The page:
Category Archives: How to’s

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How to Start a Fashion Accessory Store

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Clothing Store

If you have a passion for fashion, imagine having anexciting and rewarding career as the owner of an accessories store, getting paid to help people look and feel good with fabulous fashion accessories.

via How to Start a Fashion Accessory Store : Community.

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How to Break Into a Fab Job as an Event Planner

Event Planner

Before you quit your day job to become an event planner, take the time to honestly assess your current skills to ensure you have what it takes to succeed as an event planner.

via How to Break Into a Fab Job as an Event Planner : Community.

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Spring Cleaning Tips to Organize Your Home

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Spring Cleaning

Spring is almost in the air. As February begins to wind its path in the calendar, and Punxsutawney Phil begins to make his way out of his den, your mind begins to think about spring-cleaning. Spring really is the ideal time to revamp your home organization system. It is time to rotate seasonal items, extra blankets need to be stored away,

Spring is almost in the air. As February begins to wind its path in the calendar, and Punxsutawney Phil begins to make his way out of his den, your mind begins to think about spring-cleaning. Spring really is the ideal time to revamp your home organization system. It is time to rotate seasonal items, extra blankets need to be stored away, and any lingering holiday decorations need to find their den so they can hibernate through the warm weather. However, getting through spring-cleaning unscathed is quite the feat. Stress may be up as you work to get your household working like a well-oiled machine, and it is probably time that you set up a new system of organization.

Getting organized has to begin somewhere, and the best place to start is with taking inventory. It can be very tedious, and you probably do not want to do it. However, if you want to establish a system that can carry through for the long haul, you need to start out here. How can you properly organize your living space unless you know what is in that living space? Take a notepad and a pencil, and make a room-by-room list of what is present. When that grand act of tedium is finished, sit down and sort out each item by a few categories.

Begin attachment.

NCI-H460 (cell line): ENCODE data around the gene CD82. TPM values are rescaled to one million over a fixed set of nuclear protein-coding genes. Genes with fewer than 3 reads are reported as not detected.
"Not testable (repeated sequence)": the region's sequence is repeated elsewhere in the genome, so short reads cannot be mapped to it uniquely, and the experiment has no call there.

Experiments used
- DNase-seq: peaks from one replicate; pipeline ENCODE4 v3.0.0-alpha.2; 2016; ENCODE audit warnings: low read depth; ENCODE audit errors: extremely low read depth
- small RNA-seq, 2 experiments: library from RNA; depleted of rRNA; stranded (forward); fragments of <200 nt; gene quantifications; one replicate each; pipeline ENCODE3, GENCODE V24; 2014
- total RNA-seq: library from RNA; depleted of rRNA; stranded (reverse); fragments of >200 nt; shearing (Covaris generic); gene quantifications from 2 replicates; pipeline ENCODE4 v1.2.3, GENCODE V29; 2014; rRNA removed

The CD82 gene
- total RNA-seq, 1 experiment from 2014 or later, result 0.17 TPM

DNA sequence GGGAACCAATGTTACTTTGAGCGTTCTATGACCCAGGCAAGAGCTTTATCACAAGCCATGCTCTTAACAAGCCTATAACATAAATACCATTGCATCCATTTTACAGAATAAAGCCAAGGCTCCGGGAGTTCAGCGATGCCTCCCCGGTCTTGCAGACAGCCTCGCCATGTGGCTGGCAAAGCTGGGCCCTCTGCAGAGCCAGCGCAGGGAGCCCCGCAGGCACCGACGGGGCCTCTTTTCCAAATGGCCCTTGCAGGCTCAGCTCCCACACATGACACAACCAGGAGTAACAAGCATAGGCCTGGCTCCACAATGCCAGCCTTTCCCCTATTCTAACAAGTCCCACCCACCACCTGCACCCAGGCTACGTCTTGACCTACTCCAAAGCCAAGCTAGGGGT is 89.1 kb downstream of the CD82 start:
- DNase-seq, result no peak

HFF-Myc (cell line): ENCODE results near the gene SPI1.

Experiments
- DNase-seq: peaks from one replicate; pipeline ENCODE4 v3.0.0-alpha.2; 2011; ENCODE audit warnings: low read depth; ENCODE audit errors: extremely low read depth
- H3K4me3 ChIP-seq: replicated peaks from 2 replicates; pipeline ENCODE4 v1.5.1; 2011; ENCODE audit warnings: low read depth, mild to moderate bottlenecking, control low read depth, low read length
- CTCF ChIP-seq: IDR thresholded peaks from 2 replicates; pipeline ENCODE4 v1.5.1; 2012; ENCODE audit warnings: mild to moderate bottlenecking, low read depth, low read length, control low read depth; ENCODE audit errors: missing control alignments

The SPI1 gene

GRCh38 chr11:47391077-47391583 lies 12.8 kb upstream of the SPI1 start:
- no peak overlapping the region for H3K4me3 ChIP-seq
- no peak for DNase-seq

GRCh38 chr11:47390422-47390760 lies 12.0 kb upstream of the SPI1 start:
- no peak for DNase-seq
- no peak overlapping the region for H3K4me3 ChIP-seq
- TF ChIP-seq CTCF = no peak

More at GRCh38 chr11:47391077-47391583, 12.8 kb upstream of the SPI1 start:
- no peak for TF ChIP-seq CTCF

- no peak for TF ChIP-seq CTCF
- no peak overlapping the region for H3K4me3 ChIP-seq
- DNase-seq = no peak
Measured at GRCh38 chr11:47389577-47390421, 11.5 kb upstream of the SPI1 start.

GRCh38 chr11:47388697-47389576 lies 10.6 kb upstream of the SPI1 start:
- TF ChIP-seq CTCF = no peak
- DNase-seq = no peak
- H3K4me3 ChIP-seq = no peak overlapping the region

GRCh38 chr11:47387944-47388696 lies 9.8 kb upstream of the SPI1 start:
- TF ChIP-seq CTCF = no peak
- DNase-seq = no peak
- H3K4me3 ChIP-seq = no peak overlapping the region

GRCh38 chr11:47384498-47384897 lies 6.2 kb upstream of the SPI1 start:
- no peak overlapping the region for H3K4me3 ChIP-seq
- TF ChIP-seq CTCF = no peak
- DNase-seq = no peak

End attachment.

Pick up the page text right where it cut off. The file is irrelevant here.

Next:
A chart may be the best way to do this and each item should get its own row. A few columns should also be created in order to keep your chart organized. These columns can categorize which seasons the items are used in, and how often the item is used, whether or not it has sentimental value and what type of product it is (Decoration, clothing, electronic, etc.) should all be included. This can help you easily split up your various items into easily discernable categories. Now go around each room and begin to picture how everything can be stored. What aspects of organization work well now? What is frustrating about the current setup? Which items need to stay in their current location? Is this space really the best place to have this room?

Sometimes a problem can be fixed simply by switching around the living room and the study. You should also be willing to add some creativity to the new setup. Keep in mind that spring-cleaning is a large task and it is the perfect time to completely rearrange things. You should try not to avoid this problem because it may be too much work. A better opportunity is unlikely to come up again.

Once the inventory and mental organization is complete, it is time to begin putting things into practice. Start with one room and take it all apart. Destroy any semblance of clean that you have, and in the process of putting it all back together, you should find yourself solving many problems. There are a few pitfalls that you may run into, but you should work hard to avoid those while going through this process.